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Openness and inflation

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  • Mark A. Wynne
  • Erasmus K. Kersting

Abstract

This paper reviews the evidence on the relationship between openness and inflation. There is a robust negative relationship across countries, first documented by Romer (1993), between a country's openness to trade and its long-run inflation rate. However, a key part of the standard explanation for this relationship—that central banks have a smaller incentive to engineer surprise inflations in more-open economies because the Phillips curve is steeper—seems at odds with the facts. While the United States is still not a very open economy by conventional measures, there are channels through which global developments may influence the nation's inflation. We document evidence that global resource utilization may play a role in U.S. inflation and suggest avenues for future research.

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File URL: http://www.dallasfed.org/assets/documents/research/staff/staff0702.pdf
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Bibliographic Info

Article provided by Federal Reserve Bank of Dallas in its journal Staff Papers.

Volume (Year): (2007)
Issue (Month): Apr ()
Pages:

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Handle: RePEc:fip:feddst:y:2007:i:apr:n:2

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Keywords: Inflation (Finance) ; Trade ; Phillips curve;

References

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  1. Assaf Razin & Prakash Loungani & Chi-Wa Yuen, 2000. "Capital Mobility and the Output-Inflation Tradeoff," IMF Working Papers 00/87, International Monetary Fund.
  2. Stefania Albanesi & V.V. Chari & Lawrence J. Christiano, 2002. "Expectation Traps and Monetary Policy," NBER Working Papers 8912, National Bureau of Economic Research, Inc.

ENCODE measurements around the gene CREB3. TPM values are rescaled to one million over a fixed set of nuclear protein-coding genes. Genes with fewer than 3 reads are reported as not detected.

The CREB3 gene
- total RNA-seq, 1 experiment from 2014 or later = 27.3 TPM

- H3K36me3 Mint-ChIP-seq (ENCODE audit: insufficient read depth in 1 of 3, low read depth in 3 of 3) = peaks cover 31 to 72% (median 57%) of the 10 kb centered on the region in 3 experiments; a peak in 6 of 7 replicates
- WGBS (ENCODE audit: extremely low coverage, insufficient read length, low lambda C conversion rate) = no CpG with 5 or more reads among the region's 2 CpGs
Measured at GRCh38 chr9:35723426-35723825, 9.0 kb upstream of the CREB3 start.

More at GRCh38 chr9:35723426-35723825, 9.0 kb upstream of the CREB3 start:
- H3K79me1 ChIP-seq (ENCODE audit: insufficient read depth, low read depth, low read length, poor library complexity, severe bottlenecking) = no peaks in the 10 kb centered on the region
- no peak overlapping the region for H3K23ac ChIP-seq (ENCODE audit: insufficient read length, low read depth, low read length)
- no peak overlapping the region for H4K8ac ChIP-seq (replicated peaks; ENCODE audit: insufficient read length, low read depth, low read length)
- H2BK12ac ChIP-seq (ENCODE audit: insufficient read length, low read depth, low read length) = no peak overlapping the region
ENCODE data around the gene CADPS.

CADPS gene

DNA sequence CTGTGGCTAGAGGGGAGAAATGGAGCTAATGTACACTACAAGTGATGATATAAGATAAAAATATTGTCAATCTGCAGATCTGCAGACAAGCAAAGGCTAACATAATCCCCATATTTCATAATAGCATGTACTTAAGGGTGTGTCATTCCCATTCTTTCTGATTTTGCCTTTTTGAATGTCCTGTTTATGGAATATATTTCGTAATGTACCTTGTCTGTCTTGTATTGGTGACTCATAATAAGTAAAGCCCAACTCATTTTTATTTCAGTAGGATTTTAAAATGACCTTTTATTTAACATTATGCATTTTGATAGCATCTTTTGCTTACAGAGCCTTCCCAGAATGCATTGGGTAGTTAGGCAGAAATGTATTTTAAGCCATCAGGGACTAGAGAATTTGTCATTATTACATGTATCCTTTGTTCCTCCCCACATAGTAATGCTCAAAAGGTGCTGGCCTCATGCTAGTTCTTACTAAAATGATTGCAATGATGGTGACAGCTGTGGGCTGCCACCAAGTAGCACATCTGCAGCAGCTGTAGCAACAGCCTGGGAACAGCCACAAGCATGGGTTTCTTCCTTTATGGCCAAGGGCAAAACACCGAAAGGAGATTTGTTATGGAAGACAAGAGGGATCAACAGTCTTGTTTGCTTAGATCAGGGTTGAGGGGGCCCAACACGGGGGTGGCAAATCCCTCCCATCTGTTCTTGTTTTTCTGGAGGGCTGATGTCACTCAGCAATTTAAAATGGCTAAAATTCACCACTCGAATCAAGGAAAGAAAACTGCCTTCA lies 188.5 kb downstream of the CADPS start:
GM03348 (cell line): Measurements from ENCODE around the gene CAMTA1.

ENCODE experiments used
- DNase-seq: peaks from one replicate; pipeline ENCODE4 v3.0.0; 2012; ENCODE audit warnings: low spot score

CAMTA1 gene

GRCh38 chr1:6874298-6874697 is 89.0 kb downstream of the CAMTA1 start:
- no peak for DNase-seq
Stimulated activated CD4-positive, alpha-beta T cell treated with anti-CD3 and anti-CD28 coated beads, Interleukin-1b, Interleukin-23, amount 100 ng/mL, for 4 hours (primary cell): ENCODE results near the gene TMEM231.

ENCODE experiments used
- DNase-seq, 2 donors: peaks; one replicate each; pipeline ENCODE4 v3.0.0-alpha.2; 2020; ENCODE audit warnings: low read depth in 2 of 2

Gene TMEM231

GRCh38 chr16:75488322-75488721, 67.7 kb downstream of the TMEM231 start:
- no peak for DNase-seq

3. William C. Gruben & Darryl McLeod, 2003. "The openness-inflation puzzle revisited," Center for Latin America Working Papers 0203, Federal Reserve Bank of Dallas.
  4. Barro, Robert J & Gordon, David B, 1983. "A Positive Theory of Monetary Policy in a Natural Rate Model," Journal of Political Economy, University of Chicago Press, vol. 91(4), pages 589-610, August.
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  6. Razin, Assaf & Yuen, Chi-Wa, 2001. "The 'New Keynesian' Phillips Curve: Closed Economy versus Open Economy," CEPR Discussion Papers 3083, C.E.P.R. Discussion Papers.
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  9. Karras, Georgios, 1999. "Openness and the effects of monetary policy," Journal of International Money and Finance, Elsevier, vol. 18(1), pages 13-26, January.
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  11. Alfaro, Laura, 2005. "Inflation, openness, and exchange-rate regimes: The quest for short-term commitment," Journal of Development Economics, Elsevier, vol. 77(1), pages 229-249, June.
  12. Marta Campillo & Jeffrey A. Miron, 1997. "Why Does Inflation Differ across Countries?," NBER Chapters, in: Reducing Inflation: Motivation and Strategy, pages 335-362 National Bureau of Economic Research, Inc.
  13. David Romer, 1991. "Openness and inflation: theory and evidence," Proceedings, Federal Reserve Bank of San Francisco, issue Nov.
  14. Richard B. Freeman, 2006. "People Flows in Globalization," Journal of Economic Perspectives, American Economic Association, vol. 20(2), pages 145-170, Spring.
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  17. Geoffrey M.B. Tootell, 1998. "Globalization and U.S. inflation," New England Economic Review, Federal Reserve Bank of Boston, issue Jul, pages 21-33.
  18. Sachsida, Adolfo & Carneiro, Francisco Galrao & Loureiro, Paulo R. A., 2003. "Does greater trade openness reduce inflation? Further evidence using panel data techniques," Economics Letters, Elsevier, vol. 81(3), pages 315-319, December.
  19. Kenneth Rogoff, 2003. "Globalization and global disinflation," Economic Review, Federal Reserve Bank of Kansas City, issue Q IV, pages 45-78.
  20. Neiss, Katharine S, 1999. "Discretionary Inflation in a General Equilibrium Model," Journal of Money, Credit and Banking, Blackwell Publishing, vol. 31(3), pages 357-74, August.
  21. Helmut Wagner, 2002. "Implications of Globalization for Monetary Policy," Chapters in SUERF Studies, SUERF - The European Money and Finance Forum.
  22. Temple, Jonathan, 2002. "Openness, Inflation, and the Phillips Curve: A Puzzle," Journal of Money, Credit and Banking, Blackwell Publishing, vol. 34(2), pages 450-68, May.
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